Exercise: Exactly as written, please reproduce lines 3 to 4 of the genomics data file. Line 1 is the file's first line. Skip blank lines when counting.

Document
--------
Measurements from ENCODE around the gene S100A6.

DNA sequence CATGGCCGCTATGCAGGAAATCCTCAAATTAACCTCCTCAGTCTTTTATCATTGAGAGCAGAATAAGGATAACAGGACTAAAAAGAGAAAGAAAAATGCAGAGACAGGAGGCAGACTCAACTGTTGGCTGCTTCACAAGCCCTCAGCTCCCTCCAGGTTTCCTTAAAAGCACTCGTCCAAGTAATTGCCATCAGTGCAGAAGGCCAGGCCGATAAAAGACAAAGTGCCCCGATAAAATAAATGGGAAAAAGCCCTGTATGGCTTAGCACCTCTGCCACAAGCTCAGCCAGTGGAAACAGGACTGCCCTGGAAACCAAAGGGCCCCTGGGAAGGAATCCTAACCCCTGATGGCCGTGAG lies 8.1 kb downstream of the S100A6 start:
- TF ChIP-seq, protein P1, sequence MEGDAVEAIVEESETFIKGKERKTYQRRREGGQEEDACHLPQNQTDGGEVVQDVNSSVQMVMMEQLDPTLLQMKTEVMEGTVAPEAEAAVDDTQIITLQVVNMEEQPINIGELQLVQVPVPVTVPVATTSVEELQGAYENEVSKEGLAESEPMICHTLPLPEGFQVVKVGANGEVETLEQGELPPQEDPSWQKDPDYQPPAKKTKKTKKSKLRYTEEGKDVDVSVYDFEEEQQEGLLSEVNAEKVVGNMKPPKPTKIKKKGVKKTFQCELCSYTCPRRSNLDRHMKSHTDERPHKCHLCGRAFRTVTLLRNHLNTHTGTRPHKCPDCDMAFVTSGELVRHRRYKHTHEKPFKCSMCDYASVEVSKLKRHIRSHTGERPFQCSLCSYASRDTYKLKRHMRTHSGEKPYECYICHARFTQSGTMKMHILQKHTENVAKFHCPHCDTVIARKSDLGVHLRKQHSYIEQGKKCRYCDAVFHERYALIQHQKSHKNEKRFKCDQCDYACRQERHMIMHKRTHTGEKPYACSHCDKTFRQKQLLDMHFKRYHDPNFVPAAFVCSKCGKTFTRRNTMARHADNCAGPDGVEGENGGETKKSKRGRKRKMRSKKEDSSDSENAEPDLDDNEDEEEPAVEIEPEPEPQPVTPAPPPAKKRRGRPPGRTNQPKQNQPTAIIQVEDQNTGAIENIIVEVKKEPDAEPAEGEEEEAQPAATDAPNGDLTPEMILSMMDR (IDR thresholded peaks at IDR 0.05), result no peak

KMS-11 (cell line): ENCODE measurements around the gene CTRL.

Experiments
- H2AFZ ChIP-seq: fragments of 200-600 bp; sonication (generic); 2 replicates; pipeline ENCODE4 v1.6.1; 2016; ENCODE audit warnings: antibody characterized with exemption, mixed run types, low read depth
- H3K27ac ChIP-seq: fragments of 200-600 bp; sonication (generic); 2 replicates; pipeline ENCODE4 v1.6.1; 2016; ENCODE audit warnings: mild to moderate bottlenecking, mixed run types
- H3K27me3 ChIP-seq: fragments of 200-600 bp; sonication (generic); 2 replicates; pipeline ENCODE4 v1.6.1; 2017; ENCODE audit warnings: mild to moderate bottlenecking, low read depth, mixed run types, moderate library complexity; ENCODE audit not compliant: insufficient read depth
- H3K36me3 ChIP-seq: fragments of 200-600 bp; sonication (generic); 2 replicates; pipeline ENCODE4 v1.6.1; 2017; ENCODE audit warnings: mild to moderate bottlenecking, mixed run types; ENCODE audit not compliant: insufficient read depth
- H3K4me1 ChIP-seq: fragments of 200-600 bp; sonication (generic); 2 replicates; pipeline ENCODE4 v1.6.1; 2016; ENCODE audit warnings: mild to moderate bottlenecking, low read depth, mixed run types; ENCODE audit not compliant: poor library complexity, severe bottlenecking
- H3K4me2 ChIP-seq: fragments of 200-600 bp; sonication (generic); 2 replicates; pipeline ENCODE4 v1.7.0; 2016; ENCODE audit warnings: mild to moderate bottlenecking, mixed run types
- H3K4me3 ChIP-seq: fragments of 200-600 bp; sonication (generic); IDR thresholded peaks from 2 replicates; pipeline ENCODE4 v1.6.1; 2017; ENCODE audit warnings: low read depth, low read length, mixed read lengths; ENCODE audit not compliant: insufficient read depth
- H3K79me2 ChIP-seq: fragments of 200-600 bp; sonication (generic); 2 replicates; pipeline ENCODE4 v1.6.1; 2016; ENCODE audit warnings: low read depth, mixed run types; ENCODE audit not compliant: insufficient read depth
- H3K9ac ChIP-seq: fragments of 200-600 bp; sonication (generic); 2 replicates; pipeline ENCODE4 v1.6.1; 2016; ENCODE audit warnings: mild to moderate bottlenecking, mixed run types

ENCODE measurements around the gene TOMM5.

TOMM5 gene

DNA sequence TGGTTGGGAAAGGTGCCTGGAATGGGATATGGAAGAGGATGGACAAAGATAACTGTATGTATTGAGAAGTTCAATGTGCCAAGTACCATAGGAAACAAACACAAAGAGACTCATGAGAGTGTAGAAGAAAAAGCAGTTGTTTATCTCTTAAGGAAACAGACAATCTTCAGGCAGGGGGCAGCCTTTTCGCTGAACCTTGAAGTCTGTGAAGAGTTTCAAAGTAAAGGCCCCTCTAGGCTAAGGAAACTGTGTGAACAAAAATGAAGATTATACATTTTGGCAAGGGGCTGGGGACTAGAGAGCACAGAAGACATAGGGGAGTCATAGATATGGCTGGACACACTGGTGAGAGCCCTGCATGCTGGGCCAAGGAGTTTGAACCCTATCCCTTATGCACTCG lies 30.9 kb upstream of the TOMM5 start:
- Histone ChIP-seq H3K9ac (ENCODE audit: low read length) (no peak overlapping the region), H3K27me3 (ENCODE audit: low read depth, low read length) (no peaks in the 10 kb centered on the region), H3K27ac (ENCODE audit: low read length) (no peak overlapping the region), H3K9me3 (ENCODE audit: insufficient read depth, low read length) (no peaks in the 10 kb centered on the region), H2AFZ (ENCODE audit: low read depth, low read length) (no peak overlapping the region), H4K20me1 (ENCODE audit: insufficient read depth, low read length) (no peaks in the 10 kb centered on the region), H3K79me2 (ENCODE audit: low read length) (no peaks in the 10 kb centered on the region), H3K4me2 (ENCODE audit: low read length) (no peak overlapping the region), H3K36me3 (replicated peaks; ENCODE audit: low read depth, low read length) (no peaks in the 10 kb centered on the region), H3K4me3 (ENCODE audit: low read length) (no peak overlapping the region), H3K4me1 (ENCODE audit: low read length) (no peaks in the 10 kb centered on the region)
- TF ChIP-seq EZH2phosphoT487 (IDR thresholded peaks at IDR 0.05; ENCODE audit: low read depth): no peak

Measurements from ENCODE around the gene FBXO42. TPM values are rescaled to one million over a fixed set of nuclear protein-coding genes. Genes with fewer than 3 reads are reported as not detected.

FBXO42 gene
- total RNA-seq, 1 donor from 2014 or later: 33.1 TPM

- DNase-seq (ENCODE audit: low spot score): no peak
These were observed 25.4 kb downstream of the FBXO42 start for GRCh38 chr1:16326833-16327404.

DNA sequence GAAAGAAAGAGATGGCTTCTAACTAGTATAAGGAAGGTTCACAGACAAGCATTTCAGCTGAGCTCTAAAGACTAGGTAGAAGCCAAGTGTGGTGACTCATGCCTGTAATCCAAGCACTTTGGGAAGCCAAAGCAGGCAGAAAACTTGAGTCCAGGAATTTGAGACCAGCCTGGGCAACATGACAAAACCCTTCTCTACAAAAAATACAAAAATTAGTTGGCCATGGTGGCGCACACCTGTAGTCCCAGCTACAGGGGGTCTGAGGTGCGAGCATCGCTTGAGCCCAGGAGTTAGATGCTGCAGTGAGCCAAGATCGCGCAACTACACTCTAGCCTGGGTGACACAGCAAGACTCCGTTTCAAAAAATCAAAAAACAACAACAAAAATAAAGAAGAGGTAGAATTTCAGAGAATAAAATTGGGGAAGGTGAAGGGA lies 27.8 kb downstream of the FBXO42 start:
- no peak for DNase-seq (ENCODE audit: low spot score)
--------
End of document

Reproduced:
- TF ChIP-seq, protein P1, sequence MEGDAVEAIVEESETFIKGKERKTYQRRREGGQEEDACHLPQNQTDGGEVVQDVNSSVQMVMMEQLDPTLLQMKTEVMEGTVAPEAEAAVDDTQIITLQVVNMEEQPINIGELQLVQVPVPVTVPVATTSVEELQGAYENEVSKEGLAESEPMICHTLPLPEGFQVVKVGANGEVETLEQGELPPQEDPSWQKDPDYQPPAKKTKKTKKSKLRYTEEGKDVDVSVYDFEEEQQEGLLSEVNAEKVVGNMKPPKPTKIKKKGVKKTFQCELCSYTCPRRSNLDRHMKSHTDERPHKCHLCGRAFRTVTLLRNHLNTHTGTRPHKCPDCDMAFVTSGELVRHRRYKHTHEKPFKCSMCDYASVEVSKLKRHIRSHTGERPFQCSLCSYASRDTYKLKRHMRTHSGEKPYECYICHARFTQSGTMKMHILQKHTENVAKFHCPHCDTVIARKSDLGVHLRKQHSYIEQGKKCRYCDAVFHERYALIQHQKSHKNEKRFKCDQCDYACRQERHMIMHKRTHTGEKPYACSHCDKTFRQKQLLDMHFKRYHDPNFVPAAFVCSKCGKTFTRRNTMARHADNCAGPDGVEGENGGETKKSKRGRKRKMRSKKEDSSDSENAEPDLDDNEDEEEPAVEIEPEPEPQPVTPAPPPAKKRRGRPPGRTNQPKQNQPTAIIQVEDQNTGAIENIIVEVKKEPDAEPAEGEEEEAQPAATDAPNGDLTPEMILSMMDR (IDR thresholded peaks at IDR 0.05), result no peak

KMS-11 (cell line): ENCODE measurements around the gene CTRL.